Dennis scored a crushing victory in the first race with the Gen3 machinery, as the Porsche-powered cars showed great pace at the Autodromo Hermanos Rodriguez, with eight seconds in hand over Pascal Wehrlein at the finish.
Having started second on the grid, Dennis was able to pass polesitter Lucas di Grassi after the Brazilian suffered a small mistake into the first corner on lap 12, and could start to build up a lead over the Mahindra driver.
Although Dennis’ lead of 4.6s was wiped out by a mid-race safety car, he was able to restore his advantage and extend it further despite Wehrlein’s later pass on di Grassi.
Having felt that Avalanche Andretti had been “one of the slowest” in Valencia testing, Dennis was pleasantly surprised by the turnaround in fortunes despite only a few changes over the break.
“They don’t come much better than that; I think it’s my biggest Formula E win, my first one in Mexico and the first in the Gen3 car. So I’m super happy, but I didn’t expect it at all,” Dennis told Motorsport.com.
“I’m a lot more confident than I was coming into this weekend; we were one of the slowest in Valencia, and to turn it around [even though] we haven’t changed much to be honest.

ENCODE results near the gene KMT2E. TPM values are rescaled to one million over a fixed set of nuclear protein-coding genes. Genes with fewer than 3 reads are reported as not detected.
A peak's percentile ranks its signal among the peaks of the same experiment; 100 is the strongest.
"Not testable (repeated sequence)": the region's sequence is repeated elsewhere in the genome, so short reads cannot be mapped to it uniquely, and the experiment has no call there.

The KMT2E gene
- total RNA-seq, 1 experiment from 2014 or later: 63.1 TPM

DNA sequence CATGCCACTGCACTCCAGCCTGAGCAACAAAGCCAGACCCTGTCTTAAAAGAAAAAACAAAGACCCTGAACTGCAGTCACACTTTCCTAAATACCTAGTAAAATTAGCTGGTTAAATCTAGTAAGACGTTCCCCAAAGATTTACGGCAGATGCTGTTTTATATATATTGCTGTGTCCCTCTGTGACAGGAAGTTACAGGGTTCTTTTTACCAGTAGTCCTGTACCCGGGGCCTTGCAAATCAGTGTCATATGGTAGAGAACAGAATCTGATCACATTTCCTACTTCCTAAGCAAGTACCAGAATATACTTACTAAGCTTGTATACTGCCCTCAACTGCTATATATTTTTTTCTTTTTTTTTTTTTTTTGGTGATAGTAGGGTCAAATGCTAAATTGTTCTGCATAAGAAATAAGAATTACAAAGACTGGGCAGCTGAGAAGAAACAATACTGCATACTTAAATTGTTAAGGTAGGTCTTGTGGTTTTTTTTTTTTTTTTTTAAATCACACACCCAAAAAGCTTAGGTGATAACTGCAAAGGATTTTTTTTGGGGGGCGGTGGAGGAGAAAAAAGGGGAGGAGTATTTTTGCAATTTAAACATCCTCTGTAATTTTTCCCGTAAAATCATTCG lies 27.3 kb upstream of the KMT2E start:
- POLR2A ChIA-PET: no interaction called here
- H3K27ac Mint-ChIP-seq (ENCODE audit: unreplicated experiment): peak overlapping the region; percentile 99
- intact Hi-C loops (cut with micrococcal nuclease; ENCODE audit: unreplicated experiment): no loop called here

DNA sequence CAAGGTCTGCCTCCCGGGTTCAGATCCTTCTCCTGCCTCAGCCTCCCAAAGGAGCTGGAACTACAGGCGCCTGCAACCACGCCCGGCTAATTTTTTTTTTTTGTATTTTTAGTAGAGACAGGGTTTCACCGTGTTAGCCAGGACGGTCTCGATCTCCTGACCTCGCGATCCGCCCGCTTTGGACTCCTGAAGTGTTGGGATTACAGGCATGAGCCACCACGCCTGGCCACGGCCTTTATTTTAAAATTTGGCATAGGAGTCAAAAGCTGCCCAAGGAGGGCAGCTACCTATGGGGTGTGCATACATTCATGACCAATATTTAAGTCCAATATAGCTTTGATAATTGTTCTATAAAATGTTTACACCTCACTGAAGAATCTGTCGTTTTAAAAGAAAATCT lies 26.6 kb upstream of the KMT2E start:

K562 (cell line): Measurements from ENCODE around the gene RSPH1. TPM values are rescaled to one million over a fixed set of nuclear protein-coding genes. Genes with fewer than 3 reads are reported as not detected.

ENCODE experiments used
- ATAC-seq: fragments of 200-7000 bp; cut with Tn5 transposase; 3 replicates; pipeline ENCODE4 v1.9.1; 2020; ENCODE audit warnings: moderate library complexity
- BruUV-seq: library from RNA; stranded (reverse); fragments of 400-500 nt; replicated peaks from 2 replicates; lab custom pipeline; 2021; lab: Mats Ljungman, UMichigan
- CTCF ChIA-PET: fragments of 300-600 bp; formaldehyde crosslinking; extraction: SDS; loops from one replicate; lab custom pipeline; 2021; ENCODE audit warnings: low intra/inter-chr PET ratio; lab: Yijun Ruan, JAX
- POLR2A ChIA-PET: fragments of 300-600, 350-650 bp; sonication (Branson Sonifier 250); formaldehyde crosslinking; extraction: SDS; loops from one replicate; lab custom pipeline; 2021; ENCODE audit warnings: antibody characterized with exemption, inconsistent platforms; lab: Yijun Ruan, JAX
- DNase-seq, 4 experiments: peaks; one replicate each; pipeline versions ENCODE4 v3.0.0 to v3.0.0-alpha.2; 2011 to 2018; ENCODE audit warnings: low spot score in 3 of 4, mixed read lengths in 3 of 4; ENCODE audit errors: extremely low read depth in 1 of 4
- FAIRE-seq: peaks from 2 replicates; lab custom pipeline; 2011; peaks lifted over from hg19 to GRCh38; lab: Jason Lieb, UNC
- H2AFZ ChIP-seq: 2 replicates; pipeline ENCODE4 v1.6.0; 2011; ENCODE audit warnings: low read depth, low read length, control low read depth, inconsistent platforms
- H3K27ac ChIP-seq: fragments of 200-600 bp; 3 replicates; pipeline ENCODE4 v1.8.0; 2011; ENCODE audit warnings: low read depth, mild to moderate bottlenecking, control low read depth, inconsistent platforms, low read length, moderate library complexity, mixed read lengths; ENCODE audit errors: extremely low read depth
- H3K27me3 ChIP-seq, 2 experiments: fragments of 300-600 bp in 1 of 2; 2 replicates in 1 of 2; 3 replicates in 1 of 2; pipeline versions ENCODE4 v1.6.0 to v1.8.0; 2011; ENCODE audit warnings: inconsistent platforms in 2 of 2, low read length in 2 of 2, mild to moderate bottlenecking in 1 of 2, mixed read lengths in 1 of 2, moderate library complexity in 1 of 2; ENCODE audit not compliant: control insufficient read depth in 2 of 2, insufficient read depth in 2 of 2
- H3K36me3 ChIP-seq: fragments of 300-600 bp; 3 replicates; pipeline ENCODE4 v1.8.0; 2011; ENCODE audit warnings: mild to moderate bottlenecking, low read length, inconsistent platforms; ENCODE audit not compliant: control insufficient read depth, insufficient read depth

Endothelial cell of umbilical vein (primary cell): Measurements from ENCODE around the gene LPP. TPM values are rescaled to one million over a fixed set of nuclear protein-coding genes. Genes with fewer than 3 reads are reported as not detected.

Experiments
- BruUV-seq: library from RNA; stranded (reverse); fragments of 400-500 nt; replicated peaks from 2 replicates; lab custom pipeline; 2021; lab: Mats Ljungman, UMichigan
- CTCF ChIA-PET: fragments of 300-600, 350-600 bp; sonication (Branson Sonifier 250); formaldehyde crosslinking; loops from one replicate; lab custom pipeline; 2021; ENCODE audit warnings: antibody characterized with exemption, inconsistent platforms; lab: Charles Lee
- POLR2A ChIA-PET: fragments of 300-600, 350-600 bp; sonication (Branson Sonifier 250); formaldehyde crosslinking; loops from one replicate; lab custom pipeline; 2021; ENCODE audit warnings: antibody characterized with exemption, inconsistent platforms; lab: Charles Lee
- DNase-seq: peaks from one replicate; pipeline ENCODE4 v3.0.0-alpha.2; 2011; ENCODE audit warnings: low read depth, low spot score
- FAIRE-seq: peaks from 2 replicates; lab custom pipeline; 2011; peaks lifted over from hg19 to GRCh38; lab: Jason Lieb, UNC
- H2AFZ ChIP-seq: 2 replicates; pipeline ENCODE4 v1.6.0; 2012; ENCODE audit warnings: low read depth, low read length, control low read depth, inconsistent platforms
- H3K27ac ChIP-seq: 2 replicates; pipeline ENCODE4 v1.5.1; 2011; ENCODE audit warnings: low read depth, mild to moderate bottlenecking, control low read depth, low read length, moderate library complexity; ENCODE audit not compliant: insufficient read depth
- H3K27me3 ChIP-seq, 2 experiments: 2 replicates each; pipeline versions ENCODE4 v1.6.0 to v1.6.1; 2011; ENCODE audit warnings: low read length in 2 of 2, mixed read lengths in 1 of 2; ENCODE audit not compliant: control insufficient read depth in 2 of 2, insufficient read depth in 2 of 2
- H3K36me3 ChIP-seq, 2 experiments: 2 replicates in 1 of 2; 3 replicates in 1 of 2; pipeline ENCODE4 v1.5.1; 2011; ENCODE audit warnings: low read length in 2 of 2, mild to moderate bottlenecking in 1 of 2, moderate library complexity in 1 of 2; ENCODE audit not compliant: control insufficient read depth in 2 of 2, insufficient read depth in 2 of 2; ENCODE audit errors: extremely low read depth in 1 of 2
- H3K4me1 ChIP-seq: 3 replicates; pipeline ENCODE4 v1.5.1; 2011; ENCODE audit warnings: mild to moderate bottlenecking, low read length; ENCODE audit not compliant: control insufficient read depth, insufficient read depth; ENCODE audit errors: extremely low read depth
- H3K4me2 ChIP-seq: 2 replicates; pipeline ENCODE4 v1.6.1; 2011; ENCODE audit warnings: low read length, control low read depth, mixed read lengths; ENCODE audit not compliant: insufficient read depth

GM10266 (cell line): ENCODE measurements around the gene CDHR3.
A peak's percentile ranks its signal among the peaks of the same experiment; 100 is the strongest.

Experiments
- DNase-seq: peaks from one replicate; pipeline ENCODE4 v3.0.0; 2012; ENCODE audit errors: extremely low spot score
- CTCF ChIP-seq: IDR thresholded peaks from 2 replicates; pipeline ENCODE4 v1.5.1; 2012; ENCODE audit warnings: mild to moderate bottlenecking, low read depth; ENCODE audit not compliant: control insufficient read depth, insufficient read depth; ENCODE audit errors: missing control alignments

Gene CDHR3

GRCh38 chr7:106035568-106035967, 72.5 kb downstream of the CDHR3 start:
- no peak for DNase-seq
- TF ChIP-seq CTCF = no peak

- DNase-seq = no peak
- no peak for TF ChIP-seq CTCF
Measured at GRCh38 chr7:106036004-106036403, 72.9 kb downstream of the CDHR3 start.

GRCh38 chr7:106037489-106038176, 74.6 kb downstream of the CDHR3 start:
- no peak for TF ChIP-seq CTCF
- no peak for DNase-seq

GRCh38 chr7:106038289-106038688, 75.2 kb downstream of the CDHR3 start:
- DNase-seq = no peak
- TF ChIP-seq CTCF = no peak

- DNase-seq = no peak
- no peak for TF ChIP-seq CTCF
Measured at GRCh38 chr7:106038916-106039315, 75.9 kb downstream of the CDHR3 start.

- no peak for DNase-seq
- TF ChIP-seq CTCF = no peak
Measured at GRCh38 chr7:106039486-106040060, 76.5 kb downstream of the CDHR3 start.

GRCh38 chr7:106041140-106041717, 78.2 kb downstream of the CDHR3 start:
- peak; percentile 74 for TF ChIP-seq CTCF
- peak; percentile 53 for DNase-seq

“We’ve changed a couple other things, but it just seems to really suit us and hopefully we can take it into Saudi. It’s not long until then, so the development won’t be much over these next four races.
“But then it will be really interesting to see who can develop the most.”
Jake Dennis, Andretti Autosport
Photo by: Carl Bingham / Motorsport Images
Having impressed during qualifying, Dennis missed out on pole after an error at the start of his lap in the final after a pair of front lock-ups through Turn 3 and Turn 5, compounded by him having to take part in the semi-final and final with a broken front wing.
The FIA did not permit a change after Dennis hit the wing on a bollard in the Foro Sol section of the track during his quarter-final bout with Pascal Wehrlein, which the Briton said “didn’t look good” – and suggested he would have smashed it off on his in-lap if he had known the ‘cut-off’ point to change damaged bodywork beforehand.
“I just think it doesn’t look great having half a front wing doing the final against a car, which is obviously fully in shape,” Dennis explained. “So I do think it needs to be revised, because I don’t know what’s the cutoff point where it’s now feasible to change it.
“If that was the case, I would’ve just smashed it off on the in lap and then got a new one for the final run. I just think the rule needs to be revised a little bit if you have damage to that extent.”